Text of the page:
Karr writes, “Stein is tireless, fearless, and just won’t stop. In between campaigning in the United States and going to Paris to attend the recent COP21 conference, the Green Party presidential candidate sat down with the Banner last semester to discuss student loans, America’s foreign policy, and why she was handcuffed to a chair for hours during the last presidential debate.”

In other Stein campaign news, Stein is making a push to get on the general election ballot in New Hampshire, Rhode Island, and Utah. In 2012, Stein was on the ballot in Rhode Island and Utah, but ran as a write-in candidate in New Hampshire. She said, “Getting on the 2016 ballot for New Hampshire’s 873,932 registered voters would be an inspiring demonstration of how our movement is gaining momentum!”


Stein, Cornel West to protest Georgia’s restrictive ballot access laws today

20151120-jill-n-cornel-halfpageGreen Party presidential candidate Jill Stein will join Cornel West for an “Un-Block The Vote” rally at Georgia State University in Atlanta this afternoon at 4:00 p.m., followed by another event at Project South at 7:00 p.m.

The organizers write, “For decades, Georgia Republicans and Democrats have protected themselves against third parties with unfair laws that require 50,000 of voter signatures to place a candidate on the statewide ballot, a rule which does NOT apply to them. Without a third party on the ballot, you cannot vote for peace, or the abolition of student and consumer debt. Without a third party on the ballot there is no way to vote against gentrification or Common Core or privatization or mass incarceration. Join us and Cornel West this Friday and help us kick off the drive to get 50,000 and get Green Party 2016 presidential candidate on the ballot in Georgia.”


Green Party launches new GP.org

gporgThe Green Party of the United States has unveiled a revamped website at GP.org.

According to a party release, the site features the “latest Green Party statements, press releases, and news on the front page,” links to state and local parties and caucuses and affiliate groups, and also has sections on the party’s history and platform. There are also sections on current campaigns, progress on ballot access, and ways to get involved and donate to the party.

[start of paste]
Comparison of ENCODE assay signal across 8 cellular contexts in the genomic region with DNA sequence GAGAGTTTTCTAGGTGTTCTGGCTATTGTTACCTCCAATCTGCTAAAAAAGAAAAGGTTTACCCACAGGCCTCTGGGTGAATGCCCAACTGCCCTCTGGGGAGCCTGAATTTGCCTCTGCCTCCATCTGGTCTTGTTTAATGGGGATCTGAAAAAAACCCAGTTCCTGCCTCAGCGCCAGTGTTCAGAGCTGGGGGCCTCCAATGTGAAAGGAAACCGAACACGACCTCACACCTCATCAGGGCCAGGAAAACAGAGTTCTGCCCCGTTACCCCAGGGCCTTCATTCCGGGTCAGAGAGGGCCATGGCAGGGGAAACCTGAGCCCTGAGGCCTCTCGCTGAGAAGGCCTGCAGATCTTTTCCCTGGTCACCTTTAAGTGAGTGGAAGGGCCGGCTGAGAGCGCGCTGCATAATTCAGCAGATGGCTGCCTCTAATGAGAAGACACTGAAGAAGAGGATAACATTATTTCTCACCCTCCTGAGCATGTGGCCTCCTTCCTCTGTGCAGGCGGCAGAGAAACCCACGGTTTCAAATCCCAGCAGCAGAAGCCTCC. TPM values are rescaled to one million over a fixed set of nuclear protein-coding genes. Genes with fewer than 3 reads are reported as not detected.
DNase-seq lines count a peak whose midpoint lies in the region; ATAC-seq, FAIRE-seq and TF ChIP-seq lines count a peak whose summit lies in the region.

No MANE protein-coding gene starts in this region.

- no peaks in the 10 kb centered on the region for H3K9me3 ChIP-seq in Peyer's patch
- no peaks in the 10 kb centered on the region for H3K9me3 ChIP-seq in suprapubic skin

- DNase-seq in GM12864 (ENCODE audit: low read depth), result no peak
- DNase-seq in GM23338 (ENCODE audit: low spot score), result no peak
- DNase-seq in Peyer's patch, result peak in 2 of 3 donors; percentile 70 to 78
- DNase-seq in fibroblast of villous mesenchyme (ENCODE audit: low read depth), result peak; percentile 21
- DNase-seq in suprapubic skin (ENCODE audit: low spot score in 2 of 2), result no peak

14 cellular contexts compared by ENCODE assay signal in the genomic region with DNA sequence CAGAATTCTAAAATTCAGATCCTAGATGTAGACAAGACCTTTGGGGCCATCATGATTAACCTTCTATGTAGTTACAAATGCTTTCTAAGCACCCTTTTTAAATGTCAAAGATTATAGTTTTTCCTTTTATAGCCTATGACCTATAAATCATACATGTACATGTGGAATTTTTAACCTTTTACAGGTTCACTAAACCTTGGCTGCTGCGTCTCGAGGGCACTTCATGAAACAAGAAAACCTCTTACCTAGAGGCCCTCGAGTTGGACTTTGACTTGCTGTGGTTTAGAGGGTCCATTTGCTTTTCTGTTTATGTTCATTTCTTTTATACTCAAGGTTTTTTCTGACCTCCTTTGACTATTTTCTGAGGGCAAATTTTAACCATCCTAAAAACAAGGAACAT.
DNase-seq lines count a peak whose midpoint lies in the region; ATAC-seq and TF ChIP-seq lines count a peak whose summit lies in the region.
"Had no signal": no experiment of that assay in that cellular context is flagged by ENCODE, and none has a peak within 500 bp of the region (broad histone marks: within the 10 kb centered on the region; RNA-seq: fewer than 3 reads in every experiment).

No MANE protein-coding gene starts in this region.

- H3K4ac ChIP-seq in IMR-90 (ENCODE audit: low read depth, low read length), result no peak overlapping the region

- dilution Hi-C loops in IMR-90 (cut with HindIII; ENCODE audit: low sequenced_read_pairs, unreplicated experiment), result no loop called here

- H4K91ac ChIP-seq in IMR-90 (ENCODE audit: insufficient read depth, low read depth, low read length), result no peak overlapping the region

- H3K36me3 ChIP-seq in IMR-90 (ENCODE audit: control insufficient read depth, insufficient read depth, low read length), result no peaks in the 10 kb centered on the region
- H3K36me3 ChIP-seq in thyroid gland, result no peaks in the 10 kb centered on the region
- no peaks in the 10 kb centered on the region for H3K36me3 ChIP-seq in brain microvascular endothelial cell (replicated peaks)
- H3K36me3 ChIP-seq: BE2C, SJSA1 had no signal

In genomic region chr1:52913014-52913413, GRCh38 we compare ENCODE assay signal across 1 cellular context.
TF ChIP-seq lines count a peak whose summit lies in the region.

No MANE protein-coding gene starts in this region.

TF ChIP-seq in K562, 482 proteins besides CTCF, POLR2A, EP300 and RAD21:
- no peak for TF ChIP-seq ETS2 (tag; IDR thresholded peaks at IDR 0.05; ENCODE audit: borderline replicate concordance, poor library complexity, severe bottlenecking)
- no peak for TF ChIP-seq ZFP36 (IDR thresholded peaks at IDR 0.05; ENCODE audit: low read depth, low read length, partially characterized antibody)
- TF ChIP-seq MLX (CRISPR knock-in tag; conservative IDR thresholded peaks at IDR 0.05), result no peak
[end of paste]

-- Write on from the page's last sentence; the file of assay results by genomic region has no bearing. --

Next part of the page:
Green Davis removed from Philadelphia ballot despite court ruling

Green Party of Philadelphia chair Glenn C. Davis has been removed from that city’s November ballot for city commissioner, Ballot Access News reports, “on the grounds that he didn’t have enough signatures.” Davis plans to appeal the ruling.

BAN says the judge “was not moved by the fact that last month, the procedure for checking signatures had been held unconstitutional as applied to Green Party nominees. Immediately after the ruling, the judge announced that he is retiring effective immediately and that this had been his last case.”

On July 24, a a U.S. District Court struck down Pennsylvania’s challenge procedures as applied to the Constitution, Green, and Libertarian parties.


Philadelphia Green Party candidate faces petition challenge despite court ruling

Ballot Access News reports that Glenn C. Davis, Green Party candidate for Philadelphia city commissioner, is facing a petition challenge “even though on July 24, 2015, a U.S. District Court struck down Pennsylvania’s challenge procedures as applied to the Constitution, Green, and Libertarian parties.”

Davis is the chair of the Green Party of Philadelphia.


Green Party starts ballot access drives in Missouri, Arkansas

p Green Party US new logoFrom the Green Party US Ballot Access Committee:

The National Green Party’s Ballot Access Committee is finalizing a plan to increase our ballot lines from 21 at the end of 2014 to 31 by the end of 2015. The more petition drives we complete in 2015, the more our Presidential candidate can focus on campaigning and building the party instead of fighting just to get on the ballot.

It is our pleasure to inform you that our petition drive has started in Missouri. Our state affiliate in Missouri, which is called the Progressive Party, needs 10,000 signatures to get on the ballot. We hope to complete the petition drive this year and recruit a slate of statewide candidates to run in 2016. Continue Reading